The role of an Environmental Engineer involves assisting food and drinks manufacturers with their everyday operations, as well as helping them find more sustainable ways to create their products.
A big part of the role has to do with resource efficiency, says Nicholas Watson, Associate Professor from the Department of Chemical and Environmental Engineering at the University of Nottingham. “That could be to do with the materials you’re using. So, for all the raw materials you’re taking, all of them end up in your final product, or you could be optimising the renewable resources to use, which would be energy and water.
“A big thing is also trying to minimise the amount of waste you’re trying to create, or also looking for value in that waste,” he adds. “For example, if you were a brewery, you’ve got your spent grains from the mastering process. Now, you could just dispose of that, or you could use it. There’s value in that, there’s calorific content. So typically, it would go to a farmer’s animal feed, or you could put it into a device, something like an anaerobic digestion plant to create energy from it. It’s all about managing the materials in an efficient way.”
Other aspects of the role can include keeping an eye on current emissions, effluent levels (sewage), and making sure that any dangerous chemicals are removed from the production site.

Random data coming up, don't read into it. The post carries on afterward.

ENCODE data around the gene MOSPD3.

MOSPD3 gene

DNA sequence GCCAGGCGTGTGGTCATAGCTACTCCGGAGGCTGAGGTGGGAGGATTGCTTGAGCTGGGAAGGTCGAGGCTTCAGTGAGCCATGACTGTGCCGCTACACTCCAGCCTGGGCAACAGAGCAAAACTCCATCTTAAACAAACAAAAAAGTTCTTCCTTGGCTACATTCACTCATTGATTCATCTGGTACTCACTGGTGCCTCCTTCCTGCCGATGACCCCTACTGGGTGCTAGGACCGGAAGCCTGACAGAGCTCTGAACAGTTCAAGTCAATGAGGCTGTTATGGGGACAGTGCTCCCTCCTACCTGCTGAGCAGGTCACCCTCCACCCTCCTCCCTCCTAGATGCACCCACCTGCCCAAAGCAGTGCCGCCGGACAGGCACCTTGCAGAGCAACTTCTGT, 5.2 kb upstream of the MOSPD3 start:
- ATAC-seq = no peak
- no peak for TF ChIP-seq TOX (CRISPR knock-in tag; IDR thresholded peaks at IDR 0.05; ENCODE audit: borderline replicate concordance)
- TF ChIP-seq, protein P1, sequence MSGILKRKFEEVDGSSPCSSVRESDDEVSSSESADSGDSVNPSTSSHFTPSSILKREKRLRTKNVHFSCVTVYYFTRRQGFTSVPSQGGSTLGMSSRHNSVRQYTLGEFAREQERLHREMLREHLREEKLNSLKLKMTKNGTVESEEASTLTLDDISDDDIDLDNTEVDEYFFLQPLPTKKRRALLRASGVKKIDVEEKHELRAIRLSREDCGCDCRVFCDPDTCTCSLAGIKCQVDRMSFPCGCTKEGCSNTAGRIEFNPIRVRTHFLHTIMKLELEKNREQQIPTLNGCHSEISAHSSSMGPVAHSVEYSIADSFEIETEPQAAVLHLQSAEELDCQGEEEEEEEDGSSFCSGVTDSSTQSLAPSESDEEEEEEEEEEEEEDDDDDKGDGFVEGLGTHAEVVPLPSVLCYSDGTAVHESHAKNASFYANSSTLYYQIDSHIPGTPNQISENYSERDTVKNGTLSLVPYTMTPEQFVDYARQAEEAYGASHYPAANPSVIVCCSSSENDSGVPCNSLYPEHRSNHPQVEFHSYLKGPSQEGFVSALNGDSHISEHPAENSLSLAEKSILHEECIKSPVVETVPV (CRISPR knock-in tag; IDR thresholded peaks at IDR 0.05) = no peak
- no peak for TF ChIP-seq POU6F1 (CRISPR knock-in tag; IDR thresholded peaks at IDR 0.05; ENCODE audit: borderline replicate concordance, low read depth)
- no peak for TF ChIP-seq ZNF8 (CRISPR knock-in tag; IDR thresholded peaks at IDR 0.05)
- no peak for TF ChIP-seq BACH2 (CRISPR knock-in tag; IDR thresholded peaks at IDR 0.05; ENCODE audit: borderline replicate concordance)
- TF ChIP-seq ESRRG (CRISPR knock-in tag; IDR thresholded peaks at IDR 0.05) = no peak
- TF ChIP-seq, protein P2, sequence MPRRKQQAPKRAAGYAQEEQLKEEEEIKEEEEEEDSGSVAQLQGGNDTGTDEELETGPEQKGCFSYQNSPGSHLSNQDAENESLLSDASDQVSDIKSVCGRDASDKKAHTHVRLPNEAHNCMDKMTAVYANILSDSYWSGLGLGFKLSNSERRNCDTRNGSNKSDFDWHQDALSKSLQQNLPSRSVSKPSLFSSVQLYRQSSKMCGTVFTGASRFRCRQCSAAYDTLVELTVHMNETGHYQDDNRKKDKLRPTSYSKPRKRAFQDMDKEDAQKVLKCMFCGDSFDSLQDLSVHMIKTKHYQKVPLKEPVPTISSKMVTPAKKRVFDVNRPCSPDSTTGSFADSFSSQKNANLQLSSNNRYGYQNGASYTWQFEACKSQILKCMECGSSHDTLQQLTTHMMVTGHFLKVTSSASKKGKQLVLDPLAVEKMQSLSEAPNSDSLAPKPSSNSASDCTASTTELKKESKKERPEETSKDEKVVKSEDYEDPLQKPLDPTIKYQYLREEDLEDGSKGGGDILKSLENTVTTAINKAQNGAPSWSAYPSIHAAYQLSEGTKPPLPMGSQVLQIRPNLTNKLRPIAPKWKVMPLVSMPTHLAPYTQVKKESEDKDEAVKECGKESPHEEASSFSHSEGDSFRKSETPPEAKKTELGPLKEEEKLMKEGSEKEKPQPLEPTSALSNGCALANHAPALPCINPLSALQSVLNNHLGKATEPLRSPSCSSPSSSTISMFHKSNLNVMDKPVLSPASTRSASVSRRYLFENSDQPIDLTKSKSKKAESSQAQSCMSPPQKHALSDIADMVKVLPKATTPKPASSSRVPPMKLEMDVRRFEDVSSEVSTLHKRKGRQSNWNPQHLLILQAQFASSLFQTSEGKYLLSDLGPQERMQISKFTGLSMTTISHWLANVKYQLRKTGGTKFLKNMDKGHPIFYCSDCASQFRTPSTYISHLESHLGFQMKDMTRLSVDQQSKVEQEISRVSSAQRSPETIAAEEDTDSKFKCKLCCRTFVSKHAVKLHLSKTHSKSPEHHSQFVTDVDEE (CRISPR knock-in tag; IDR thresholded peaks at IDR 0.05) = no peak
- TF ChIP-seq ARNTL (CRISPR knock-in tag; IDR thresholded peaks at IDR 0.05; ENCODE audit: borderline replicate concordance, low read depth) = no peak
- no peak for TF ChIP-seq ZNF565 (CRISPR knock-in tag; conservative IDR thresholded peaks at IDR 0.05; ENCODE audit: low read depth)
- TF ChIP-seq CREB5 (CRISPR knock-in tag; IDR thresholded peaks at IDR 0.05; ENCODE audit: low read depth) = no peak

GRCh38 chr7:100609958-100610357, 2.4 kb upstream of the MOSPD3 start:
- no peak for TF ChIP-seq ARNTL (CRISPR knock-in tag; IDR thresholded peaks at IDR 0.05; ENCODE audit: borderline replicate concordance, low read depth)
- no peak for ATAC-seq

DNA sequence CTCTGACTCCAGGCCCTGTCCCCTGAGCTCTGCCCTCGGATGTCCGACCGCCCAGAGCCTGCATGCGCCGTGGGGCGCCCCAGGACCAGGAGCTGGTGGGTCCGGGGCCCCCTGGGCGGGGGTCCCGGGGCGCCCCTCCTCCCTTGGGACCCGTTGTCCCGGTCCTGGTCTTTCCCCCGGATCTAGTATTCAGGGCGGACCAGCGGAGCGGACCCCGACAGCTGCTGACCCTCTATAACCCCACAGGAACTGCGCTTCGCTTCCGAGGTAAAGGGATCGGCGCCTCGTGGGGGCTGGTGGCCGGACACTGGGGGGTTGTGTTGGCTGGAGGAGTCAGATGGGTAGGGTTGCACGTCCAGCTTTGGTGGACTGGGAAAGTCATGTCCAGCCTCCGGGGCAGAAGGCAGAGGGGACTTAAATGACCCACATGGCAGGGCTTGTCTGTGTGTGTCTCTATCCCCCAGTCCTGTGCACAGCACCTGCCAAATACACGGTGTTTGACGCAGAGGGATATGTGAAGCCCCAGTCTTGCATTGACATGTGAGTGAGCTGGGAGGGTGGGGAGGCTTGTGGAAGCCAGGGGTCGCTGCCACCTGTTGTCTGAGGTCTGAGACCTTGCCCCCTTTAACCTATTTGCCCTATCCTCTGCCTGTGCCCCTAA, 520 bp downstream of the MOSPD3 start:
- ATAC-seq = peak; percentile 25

Following an Environmental Engineer career path offers multiple opportunities to make the food and drinks industry a greener place. As Nicholas says: “There’s not an industry globally that has more of an impact on the environment than food production.
“You’ll have a rewarding career, be making tasty, safe products that people love, but you’ll also have a massive impact on the environment. We’re trying to get around Net Zero and Cop 26 initiatives in the industry at the moment, so you’ll also be tackling some of these really ambitious targets. You really can really make a difference.”
What are the job responsibilities?
- Assessing the environmental risks that may be involved in different types of production going ahead
- Working in collaboration with land planners, environmental scientists, and agricultural engineers to work out solutions to environmental issues in the company’s current method of production
- Collecting data together from site assessments, environmental observation and analysis, and reliable reports
- Creating reports in response to data findings on issues such as health and safety risks, environmental and/or financial impact
- Removing harmful chemical substances from the production site or from food and animal feed that could have entered the product during production or in transportation
- Building plans for transporting goods that stick to strict health and safety protocols
Who might your employers be?
Employers for this job in the food industry could include:
- Food and drink manufacturers including Unilever, Ingredion and McCormick & Company
- Packaging companies such as Graphic Packaging International
- Universities (for a more academic teaching role)
What qualifications do you need?
To follow this career path, the best route may seem to be taking a BA degree in Engineering or Sustainable Engineering. However, studying an undergraduate degree in any of the following fields can help you get there:
- Environmental Science